NBS SnowPros create path for members to become part of the ski industry

The service club that connects NBS members with industry opportunities beyond the summit

NBS SnowPros pose together at Mid-Vail after their last ski session of the week.
Carolyn Paletta/Vail Daily

Among the many patches and colors seen on club jackets at the National Brotherhood of Skiers summit this past week are those of the NBS SnowPros, a service club of licensed instructors dedicated to giving more people of color an entry point into the ski industry.

The National Brotherhood of Skiers is known for having an unusually high retention rate for new skiers, with the organization reporting rates of 60% compared to the national average of 17%. Part of the secret to their success is the emphasis on group events and comradery, which the NBS SnowPros have made a central part of their own mission.

“You should never be at a resort and not ski because you don’t have a friend or somebody to hang out with,” said club member Forrest King-Shaw. “We never want anyone to show up and think they don’t have a dance partner or that they don’t have somebody who can show them around.”

Most of the members have been skiing together at NBS summits for over two decades. It started as a group of friends who worked in the ski business getting in runs together, but they would often find other NBS members watching or following them around the mountain after recognizing their level of experience.

Over the past few years, they have organized into an official club that is present at every annual Black Summit, hosting multiple ski and ride sessions during the week to bring people together on the mountain and demonstrate high-level skiing. Though the SnowPros are all licensed by the Professional Ski Instructors of America, the sessions that they offer during Black Summits are not lessons but informal group sessions aimed at connection and exposure.

“We’re trying to be a model of what good skiers are to the NBS members and then we’re trying to be a model of what instructors of color could be to the industry,” said member Dino White. “When I first joined the NBS, the guy that went down the race course with his jacket fluttering — if he was the fastest guy, he was the best skier. As I got more and more involved in skiing, I realized he’s not the best skier. He just has the most nerve.”

The NBS SnowPros lead sessions at the annual summits as a way to give back, but they are also interested in a larger goal: creating a bridge for people of color to find jobs and training in the ski industry. King-Shaw, who has been an instructor at Palisades Tahoe for over 20 years, said that his path in the ski industry was one of chance, and he wants the road to be clearer for those coming after him.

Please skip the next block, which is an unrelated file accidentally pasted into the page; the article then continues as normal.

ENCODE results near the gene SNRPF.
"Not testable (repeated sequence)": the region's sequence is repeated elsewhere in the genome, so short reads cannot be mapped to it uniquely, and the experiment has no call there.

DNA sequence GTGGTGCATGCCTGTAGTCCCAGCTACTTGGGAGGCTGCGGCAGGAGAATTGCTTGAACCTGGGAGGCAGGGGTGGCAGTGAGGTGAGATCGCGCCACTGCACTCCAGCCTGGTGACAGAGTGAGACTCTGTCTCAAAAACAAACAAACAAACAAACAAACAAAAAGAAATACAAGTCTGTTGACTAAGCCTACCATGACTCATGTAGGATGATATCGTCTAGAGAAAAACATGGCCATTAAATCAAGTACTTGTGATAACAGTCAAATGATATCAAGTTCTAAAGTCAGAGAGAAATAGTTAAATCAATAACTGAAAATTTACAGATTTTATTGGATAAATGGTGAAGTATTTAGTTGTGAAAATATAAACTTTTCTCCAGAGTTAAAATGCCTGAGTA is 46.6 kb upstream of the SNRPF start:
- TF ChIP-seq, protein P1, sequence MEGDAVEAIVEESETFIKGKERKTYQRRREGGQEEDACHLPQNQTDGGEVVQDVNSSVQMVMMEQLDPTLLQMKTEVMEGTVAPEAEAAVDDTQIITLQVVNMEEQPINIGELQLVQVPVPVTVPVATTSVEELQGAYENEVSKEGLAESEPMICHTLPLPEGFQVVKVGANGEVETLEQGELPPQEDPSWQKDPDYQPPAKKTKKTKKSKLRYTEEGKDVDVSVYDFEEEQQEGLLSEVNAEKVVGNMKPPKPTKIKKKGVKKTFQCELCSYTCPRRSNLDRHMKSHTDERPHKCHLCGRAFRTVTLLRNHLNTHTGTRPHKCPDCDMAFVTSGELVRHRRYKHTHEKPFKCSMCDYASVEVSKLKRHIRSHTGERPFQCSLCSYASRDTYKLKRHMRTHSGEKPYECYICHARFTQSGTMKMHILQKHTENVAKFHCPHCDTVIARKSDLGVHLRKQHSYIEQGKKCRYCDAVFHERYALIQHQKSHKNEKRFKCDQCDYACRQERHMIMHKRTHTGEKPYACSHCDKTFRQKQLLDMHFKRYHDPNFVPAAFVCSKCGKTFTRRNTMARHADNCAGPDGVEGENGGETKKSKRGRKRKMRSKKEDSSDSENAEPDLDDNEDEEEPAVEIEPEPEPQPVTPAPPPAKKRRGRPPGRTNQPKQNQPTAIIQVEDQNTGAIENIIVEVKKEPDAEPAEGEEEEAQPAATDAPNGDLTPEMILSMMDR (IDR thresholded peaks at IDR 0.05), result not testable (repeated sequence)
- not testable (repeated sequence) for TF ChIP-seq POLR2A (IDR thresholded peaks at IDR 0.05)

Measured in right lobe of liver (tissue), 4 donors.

“I am very, very lucky,” King-Shaw said. “There are some monsters in this industry who put their arms around me and helped me learn how to do this. Helped me learn how to ski, helped me become part of the staff and an examiner at PSIA Western — for me, it was luck, and for all of us it was luck to find each other. We want to make something that’s not based on luck.”

White found his way into the ski industry through King-Shaw in the early 2000s and is now a board member for the PSIA Western and longtime instructor at Mammoth Mountain, where his son grew up ski-racing with support from the NBS. With each additional NBS member that gets involved at a ski resort, the network and opportunities grow.

“At Mammoth we still have a long way to go, but I literally corner young people of color and say this is who I am, this is what I’m doing, if you’re interested in teaching skiing or snowboarding instruction and want to work here, let me help you get involved,” White said. “That’s something that we’re all doing, every chance we get — talking it up.”

The SnowPros were known as the “Snow Bros” until its first female member, Denise Bass Allen, joined in 2018. Allen became an instructor at Palisade Tahoe after skiing with the SnowPros at an NBS summit and has since discovered a passion for introducing women to the sport.

“I just want to inspire other women — black or white or whatever — to ski. That’s what I do at Palisades,” Allen said. “I love working with women because a lot of skiing for women is so mental. By getting over the fear and helping them enjoy skiing, hopefully they’ll ski as long as I do, or longer.”

In time, the SnowPros hope to transform the demographics not only of the skiing population but of the industry’s core institutions so that the presence of the NBS and people of color continues long after the closing ceremonies of the Black Summit.

“What I really want is to have some of our members working at Vail’s ski school, working in their front office, working in their marketing, working in their shop,” King-Shaw said. “That is my vision.”

The NBS SnowPros can be contacted through their Facebook page, “NBS SnowPros.”


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